Ginny Cake mentioned Duke Alert being available via RSS, DukeMobile, and the OIT website, and was curious to hear how the representatives would improve this service.  Ben shared that he has frequently checked Duke Alert for problems, only to find that his specific problem was not listed.  He has also frequently seen Duke Alert advertise “-1” new alerts.

Tracy shared an initiative over the past year to get even the most minor outages into OIT’s Outage Alert webpage.  The challenge, she said, was getting all the information they have been collecting streaming onto the site.

Michael mentioned that the alerts are sometimes very vague, to which Tracy responded that alerts are posted as soon as a problem comes to OIT’s attention, often before the exact nature of the issue is known.  These alerts are updated periodically as more information is known.  Michael also felt that it would be nice to have more follow-up information on the problem once it is resolved.  Kevin Davis agreed that this might be useful and that OIT would work to increase the details provided in the reporting of incident closure.

Michael then demonstrated logging into a Teer computer lab, explaining that he was pleased to see a notification upon login that VCL is up and running. According to Michael, this is a great example of communication targeting exactly the appropriate audience.  The ResNet/Wireless NAT migration could have benefitted from a similarly targeted communication strategy, he continued, as the initiative did not affect many students but did temporarily affect some of his computer science classes, as even some professors were not aware of the switch.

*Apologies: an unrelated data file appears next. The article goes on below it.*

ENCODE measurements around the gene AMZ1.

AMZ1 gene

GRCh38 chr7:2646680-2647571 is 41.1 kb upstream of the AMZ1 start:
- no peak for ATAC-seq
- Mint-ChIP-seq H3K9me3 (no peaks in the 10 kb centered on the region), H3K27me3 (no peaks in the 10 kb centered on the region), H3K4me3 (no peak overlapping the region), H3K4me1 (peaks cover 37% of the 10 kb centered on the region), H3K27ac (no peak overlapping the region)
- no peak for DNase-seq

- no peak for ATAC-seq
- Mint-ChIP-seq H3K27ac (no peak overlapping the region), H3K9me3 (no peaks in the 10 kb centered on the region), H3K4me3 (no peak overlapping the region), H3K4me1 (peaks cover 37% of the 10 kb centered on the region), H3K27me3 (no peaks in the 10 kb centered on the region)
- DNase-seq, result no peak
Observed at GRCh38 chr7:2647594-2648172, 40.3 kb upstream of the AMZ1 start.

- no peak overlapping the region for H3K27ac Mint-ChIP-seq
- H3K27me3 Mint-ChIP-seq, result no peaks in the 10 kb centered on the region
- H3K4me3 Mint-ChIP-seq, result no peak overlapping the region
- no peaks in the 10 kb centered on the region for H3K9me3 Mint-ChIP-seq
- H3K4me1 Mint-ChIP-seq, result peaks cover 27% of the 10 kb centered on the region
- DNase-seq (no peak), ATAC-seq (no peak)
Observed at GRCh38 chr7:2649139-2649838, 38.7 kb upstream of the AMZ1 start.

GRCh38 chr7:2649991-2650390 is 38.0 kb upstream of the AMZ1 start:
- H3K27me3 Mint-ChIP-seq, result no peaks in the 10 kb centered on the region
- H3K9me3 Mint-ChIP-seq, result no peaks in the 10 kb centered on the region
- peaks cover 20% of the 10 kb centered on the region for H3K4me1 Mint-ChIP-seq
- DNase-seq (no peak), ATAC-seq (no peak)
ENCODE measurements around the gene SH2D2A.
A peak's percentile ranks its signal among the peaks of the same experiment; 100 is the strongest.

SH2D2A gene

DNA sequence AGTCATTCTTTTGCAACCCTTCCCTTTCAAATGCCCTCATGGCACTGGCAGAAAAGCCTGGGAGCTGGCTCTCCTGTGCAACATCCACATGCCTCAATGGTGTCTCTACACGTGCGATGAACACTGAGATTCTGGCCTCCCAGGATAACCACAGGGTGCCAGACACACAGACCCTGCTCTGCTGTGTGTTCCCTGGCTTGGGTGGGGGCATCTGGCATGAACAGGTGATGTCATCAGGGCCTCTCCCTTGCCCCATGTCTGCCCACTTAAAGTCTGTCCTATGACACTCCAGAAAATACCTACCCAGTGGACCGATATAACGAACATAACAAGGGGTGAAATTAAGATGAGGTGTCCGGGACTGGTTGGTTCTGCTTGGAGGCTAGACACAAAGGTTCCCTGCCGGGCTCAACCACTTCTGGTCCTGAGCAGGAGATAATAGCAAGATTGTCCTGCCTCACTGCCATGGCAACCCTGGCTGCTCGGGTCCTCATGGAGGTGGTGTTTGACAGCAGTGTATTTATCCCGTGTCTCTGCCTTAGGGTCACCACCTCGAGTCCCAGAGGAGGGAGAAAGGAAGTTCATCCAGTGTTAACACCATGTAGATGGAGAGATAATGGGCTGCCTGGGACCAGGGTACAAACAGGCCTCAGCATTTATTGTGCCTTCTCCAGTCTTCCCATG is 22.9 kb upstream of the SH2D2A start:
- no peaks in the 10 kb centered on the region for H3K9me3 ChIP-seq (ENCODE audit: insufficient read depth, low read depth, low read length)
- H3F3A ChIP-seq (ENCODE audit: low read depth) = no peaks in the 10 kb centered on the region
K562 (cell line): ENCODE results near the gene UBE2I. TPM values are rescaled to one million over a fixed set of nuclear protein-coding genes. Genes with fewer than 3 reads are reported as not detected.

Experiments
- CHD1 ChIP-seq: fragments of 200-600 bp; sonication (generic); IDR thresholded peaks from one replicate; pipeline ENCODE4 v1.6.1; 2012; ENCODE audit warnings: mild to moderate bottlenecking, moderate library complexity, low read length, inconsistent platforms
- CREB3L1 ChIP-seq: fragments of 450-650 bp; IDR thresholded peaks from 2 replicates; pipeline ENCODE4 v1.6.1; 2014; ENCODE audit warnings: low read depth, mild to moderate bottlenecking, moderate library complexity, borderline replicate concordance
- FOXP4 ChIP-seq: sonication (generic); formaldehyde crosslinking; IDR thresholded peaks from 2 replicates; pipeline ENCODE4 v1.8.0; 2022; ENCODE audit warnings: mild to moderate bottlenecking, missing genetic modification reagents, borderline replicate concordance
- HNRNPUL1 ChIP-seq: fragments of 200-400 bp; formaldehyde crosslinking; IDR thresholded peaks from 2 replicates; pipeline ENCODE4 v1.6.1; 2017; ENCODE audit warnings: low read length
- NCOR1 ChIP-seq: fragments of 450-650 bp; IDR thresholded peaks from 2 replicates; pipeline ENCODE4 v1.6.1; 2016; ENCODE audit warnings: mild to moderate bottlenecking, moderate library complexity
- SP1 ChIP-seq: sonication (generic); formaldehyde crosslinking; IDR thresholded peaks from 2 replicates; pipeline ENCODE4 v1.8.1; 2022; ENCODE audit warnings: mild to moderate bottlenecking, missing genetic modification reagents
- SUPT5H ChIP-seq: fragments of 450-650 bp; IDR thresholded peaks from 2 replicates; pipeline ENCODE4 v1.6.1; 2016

DukeMail performance                               
-    Amy Brooks and OIT staff

Amy Brooks began with some background about recent issues with the DukeMail system, beginning with periodic outages in August and September.  At the time, Oracle representatives suggested an operating system update, which was performed very conservatively to avoid introducing new problems. The update seemed to stabilize the test servers, and so the changes were applied to all DukeMail servers.  Things appeared stable, Amy said, until about six weeks later when server activity spiked without warning and deadlocked.  OIT immediately put some of its best technical people on the problem and engaged the Oracle technical team last week for additional support.  After a number of weekend conference calls, OIT began to move some users to an additional server in order to reduce load on all the production servers.